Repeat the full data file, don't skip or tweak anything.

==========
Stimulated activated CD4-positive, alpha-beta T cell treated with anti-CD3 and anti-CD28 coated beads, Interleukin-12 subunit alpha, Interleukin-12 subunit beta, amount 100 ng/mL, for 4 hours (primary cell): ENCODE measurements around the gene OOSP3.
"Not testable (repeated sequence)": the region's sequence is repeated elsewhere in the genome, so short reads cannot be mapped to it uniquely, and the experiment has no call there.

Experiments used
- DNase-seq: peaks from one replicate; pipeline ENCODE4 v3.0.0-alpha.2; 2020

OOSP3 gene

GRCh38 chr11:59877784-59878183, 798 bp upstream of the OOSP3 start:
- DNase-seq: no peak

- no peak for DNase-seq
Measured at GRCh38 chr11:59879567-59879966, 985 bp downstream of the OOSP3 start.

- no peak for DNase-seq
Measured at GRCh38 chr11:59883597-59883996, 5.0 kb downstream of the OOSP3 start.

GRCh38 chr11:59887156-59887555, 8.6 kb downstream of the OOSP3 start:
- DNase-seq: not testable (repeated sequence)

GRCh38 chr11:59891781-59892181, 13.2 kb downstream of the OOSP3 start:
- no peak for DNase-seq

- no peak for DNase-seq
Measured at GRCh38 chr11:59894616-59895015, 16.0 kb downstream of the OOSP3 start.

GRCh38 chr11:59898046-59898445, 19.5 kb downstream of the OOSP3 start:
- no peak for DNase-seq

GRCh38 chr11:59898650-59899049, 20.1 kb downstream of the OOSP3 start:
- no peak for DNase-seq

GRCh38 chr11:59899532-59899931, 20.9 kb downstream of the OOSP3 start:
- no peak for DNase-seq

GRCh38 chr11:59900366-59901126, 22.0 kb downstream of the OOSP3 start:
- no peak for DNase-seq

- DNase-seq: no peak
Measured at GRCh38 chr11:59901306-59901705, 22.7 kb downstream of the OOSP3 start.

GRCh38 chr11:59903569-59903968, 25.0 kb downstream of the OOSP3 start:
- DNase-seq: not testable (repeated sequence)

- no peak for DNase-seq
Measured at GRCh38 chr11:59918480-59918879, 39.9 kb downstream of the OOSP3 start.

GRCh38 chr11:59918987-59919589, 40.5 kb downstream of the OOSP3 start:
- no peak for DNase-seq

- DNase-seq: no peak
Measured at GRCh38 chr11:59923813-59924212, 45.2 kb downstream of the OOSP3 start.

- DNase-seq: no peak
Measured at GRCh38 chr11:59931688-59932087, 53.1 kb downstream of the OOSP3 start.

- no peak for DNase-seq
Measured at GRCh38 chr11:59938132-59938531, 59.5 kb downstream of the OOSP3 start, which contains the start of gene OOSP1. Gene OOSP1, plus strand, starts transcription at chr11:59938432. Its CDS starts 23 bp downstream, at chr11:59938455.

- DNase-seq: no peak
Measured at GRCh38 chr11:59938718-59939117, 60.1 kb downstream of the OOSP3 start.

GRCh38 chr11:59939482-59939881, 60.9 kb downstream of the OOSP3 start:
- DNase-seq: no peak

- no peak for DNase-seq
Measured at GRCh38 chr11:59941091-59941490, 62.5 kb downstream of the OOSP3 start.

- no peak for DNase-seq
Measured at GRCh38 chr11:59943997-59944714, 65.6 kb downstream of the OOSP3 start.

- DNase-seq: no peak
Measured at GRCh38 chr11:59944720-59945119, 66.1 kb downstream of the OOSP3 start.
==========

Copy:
Stimulated activated CD4-positive, alpha-beta T cell treated with anti-CD3 and anti-CD28 coated beads, Interleukin-12 subunit alpha, Interleukin-12 subunit beta, amount 100 ng/mL, for 4 hours (primary cell): ENCODE measurements around the gene OOSP3.
"Not testable (repeated sequence)": the region's sequence is repeated elsewhere in the genome, so short reads cannot be mapped to it uniquely, and the experiment has no call there.

Experiments used
- DNase-seq: peaks from one replicate; pipeline ENCODE4 v3.0.0-alpha.2; 2020

OOSP3 gene

GRCh38 chr11:59877784-59878183, 798 bp upstream of the OOSP3 start:
- DNase-seq: no peak

- no peak for DNase-seq
Measured at GRCh38 chr11:59879567-59879966, 985 bp downstream of the OOSP3 start.

- no peak for DNase-seq
Measured at GRCh38 chr11:59883597-59883996, 5.0 kb downstream of the OOSP3 start.

GRCh38 chr11:59887156-59887555, 8.6 kb downstream of the OOSP3 start:
- DNase-seq: not testable (repeated sequence)

GRCh38 chr11:59891781-59892181, 13.2 kb downstream of the OOSP3 start:
- no peak for DNase-seq

- no peak for DNase-seq
Measured at GRCh38 chr11:59894616-59895015, 16.0 kb downstream of the OOSP3 start.

GRCh38 chr11:59898046-59898445, 19.5 kb downstream of the OOSP3 start:
- no peak for DNase-seq

GRCh38 chr11:59898650-59899049, 20.1 kb downstream of the OOSP3 start:
- no peak for DNase-seq

GRCh38 chr11:59899532-59899931, 20.9 kb downstream of the OOSP3 start:
- no peak for DNase-seq

GRCh38 chr11:59900366-59901126, 22.0 kb downstream of the OOSP3 start:
- no peak for DNase-seq

- DNase-seq: no peak
Measured at GRCh38 chr11:59901306-59901705, 22.7 kb downstream of the OOSP3 start.

GRCh38 chr11:59903569-59903968, 25.0 kb downstream of the OOSP3 start:
- DNase-seq: not testable (repeated sequence)

- no peak for DNase-seq
Measured at GRCh38 chr11:59918480-59918879, 39.9 kb downstream of the OOSP3 start.

GRCh38 chr11:59918987-59919589, 40.5 kb downstream of the OOSP3 start:
- no peak for DNase-seq

- DNase-seq: no peak
Measured at GRCh38 chr11:59923813-59924212, 45.2 kb downstream of the OOSP3 start.

- DNase-seq: no peak
Measured at GRCh38 chr11:59931688-59932087, 53.1 kb downstream of the OOSP3 start.

- no peak for DNase-seq
Measured at GRCh38 chr11:59938132-59938531, 59.5 kb downstream of the OOSP3 start, which contains the start of gene OOSP1. Gene OOSP1, plus strand, starts transcription at chr11:59938432. Its CDS starts 23 bp downstream, at chr11:59938455.

- DNase-seq: no peak
Measured at GRCh38 chr11:59938718-59939117, 60.1 kb downstream of the OOSP3 start.

GRCh38 chr11:59939482-59939881, 60.9 kb downstream of the OOSP3 start:
- DNase-seq: no peak

- no peak for DNase-seq
Measured at GRCh38 chr11:59941091-59941490, 62.5 kb downstream of the OOSP3 start.

- no peak for DNase-seq
Measured at GRCh38 chr11:59943997-59944714, 65.6 kb downstream of the OOSP3 start.

- DNase-seq: no peak
Measured at GRCh38 chr11:59944720-59945119, 66.1 kb downstream of the OOSP3 start.